Updated,12 May, 2022

The campaign to save the mudflats of Toondah Harbour in Queensland’s Moreton Bay has become emblematic for many in Brisbane, and further afield, of the David and Goliath battles that keep emerging across the state against unchecked development and its impacts on the environment.

Toondah Harbour is an internationally significant wetland covered by the Convention on Wetlands of International Importance (the Ramsar Convention). It is an important feeding site for the critically endangered Eastern Curlew and other migratory shorebirds: some 36 species in all. These birds fly each year along the East Asian-Australasian Flyway, flapping, not gliding, for the entire 10,000km journey, from breeding grounds above the Arctic Circle in Alaska and Siberia to feeding grounds in Australia and New Zealand.

In 2015 Walker Corporation submitted plans to construct 3,600 apartments on the environmentally significant wetlands next to Toondah Harbour. The project has had the support of the Redland City Council, State Governments (both LNP and Labor) and the Federal Coalition Government. (See note at end – for a detailed timeline of events, see the Toondah Real Estate Scheme: Summary and Timeline)

On Mothers’ Day, more than 2500 residents and supporters joined in a rally at Cleveland Bay for World Migratory Bird Day (WMBD). With the theme, Walk for Toondah, they aimed to revitalise opposition to the project during the 2022 Election campaign.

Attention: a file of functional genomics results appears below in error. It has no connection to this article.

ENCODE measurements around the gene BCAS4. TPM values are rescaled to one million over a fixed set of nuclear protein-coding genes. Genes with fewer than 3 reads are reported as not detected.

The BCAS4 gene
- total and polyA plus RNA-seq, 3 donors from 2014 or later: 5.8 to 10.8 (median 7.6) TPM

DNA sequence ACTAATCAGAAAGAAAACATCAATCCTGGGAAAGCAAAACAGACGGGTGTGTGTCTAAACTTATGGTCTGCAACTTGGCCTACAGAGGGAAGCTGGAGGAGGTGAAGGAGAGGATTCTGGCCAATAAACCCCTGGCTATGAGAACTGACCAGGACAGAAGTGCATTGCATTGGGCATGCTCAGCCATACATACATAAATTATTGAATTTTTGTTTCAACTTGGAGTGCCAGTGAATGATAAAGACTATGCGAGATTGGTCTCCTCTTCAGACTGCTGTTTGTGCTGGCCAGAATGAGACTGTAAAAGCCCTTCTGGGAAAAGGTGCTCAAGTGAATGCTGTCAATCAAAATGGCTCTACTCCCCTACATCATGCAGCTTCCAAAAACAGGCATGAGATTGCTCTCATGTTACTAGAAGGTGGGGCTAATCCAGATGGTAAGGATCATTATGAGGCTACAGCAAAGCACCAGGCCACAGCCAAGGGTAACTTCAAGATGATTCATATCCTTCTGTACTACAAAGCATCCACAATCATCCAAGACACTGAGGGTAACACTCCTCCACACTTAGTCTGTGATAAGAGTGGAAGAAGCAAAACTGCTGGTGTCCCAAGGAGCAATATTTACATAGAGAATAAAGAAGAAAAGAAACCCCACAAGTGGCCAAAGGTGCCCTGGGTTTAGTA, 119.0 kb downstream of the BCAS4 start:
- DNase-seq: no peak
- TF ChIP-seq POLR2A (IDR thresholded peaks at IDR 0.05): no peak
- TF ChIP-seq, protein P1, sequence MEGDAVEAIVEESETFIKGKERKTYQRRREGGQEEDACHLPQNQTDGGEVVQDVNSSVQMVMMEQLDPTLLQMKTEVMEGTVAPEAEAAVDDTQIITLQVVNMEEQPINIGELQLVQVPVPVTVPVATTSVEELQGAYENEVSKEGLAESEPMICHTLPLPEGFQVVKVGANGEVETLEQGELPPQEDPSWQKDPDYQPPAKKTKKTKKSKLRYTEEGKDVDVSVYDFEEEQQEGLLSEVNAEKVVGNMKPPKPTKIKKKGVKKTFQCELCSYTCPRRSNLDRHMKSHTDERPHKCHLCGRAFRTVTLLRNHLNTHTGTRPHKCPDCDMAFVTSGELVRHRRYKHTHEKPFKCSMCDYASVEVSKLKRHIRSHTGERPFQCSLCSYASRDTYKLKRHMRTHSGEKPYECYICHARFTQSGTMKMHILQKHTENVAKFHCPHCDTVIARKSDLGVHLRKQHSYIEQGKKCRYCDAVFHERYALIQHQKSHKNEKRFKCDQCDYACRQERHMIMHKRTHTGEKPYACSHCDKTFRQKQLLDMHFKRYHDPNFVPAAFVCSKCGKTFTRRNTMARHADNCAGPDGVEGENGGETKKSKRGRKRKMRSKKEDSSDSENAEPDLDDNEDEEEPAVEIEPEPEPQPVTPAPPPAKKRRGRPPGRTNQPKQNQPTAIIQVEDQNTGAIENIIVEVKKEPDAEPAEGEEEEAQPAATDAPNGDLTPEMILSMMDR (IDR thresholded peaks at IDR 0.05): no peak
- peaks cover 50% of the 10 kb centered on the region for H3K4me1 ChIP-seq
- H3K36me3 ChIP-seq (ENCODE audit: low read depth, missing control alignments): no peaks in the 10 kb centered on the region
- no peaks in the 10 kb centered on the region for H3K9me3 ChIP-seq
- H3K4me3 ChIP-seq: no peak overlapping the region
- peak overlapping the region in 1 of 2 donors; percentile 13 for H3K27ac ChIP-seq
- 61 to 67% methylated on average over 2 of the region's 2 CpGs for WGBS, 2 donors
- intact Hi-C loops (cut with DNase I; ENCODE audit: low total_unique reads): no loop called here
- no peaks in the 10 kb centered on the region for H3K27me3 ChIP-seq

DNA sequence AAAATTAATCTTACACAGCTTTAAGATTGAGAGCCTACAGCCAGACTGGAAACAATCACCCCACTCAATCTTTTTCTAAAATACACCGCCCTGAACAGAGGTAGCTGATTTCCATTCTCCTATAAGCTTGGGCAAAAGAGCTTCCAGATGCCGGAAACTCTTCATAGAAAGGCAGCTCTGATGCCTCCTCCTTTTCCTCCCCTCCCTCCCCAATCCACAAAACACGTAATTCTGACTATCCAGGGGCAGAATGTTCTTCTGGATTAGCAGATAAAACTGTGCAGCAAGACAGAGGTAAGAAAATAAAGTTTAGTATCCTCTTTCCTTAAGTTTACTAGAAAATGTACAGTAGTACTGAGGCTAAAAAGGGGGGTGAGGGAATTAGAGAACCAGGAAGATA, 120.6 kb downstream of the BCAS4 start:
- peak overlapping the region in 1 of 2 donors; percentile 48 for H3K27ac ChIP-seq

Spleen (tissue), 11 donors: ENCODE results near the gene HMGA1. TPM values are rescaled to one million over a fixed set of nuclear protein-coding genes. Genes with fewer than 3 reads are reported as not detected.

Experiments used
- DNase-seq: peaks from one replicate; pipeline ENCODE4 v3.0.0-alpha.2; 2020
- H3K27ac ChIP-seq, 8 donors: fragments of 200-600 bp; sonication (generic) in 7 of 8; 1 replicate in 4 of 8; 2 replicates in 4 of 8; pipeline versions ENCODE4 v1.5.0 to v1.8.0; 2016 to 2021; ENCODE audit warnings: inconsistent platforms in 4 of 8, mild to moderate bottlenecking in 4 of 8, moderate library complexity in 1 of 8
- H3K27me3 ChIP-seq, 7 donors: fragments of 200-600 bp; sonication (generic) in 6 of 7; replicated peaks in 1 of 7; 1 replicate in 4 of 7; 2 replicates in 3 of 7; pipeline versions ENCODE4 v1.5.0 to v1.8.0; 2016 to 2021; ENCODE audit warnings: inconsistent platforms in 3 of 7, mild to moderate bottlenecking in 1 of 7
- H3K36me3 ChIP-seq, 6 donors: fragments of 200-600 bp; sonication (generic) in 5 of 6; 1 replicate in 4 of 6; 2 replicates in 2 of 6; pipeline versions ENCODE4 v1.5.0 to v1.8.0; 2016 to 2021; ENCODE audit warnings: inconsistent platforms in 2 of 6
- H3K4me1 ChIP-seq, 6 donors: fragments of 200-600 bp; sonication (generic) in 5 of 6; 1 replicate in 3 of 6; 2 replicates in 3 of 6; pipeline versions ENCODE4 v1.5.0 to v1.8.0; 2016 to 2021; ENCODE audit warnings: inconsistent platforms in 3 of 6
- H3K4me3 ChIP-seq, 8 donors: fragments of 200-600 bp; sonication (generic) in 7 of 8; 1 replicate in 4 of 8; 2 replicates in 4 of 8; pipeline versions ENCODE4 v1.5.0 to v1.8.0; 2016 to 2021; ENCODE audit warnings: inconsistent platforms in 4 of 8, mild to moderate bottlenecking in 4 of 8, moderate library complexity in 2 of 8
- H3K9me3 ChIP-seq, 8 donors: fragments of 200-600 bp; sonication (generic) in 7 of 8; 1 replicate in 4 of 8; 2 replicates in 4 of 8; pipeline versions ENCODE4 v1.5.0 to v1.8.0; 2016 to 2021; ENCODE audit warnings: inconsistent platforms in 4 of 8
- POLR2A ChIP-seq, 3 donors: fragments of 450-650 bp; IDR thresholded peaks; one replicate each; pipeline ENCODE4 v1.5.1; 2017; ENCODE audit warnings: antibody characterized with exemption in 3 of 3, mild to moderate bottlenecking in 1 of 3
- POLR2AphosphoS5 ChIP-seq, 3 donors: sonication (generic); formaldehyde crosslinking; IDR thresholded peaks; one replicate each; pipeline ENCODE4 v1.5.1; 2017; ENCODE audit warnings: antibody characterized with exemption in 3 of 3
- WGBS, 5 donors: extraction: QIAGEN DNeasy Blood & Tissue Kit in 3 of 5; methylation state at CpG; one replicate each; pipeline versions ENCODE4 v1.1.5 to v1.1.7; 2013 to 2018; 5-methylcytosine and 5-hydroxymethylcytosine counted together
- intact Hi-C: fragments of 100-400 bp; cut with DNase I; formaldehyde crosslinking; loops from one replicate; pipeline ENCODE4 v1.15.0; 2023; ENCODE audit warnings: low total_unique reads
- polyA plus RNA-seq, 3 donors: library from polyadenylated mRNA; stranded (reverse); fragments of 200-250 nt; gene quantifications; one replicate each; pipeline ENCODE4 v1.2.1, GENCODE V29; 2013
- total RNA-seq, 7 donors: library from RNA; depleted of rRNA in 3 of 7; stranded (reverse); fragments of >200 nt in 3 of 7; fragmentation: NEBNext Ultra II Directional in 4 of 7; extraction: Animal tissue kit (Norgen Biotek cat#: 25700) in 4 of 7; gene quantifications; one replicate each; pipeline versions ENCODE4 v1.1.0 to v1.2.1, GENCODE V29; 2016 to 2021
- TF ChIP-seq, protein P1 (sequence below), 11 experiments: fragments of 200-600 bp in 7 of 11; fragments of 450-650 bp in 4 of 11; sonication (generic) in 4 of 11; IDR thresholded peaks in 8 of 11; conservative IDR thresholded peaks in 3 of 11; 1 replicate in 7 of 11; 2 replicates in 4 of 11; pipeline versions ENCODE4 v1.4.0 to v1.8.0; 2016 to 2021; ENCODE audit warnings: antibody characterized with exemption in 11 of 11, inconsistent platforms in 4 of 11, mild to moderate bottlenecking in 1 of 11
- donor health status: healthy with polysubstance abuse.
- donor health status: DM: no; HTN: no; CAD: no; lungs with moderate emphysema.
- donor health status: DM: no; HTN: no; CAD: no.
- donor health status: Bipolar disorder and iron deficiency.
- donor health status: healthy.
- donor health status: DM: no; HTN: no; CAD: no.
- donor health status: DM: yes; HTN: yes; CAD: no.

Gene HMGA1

Gardening Australia’s Jerry Coleby-Williams, who joined the walk, said:

“If you want to support climate repair or to conserve biodiversity, mangroves and seagrass meadows are already working hard to achieve both. Let’s acknowledge their value to our society and keep Toondah Harbour wild and working so Australia fulfils it zero emissions target.

Election 2022


Toondah sits within the federal electorate of Bowman, which since the resignation of controversial LNP MP, Andrew Lamming, is being contested by newcomers for The Greens, Labor and the LNP. The seat is considered safe for the LNP with a margin of 10.2 per cent.

Labor and LNP candidates have declined to comment on their position on the development, and did not attend the rally, preferring to wait until the draft Environmental Impact Study (EIS) is released for public comment.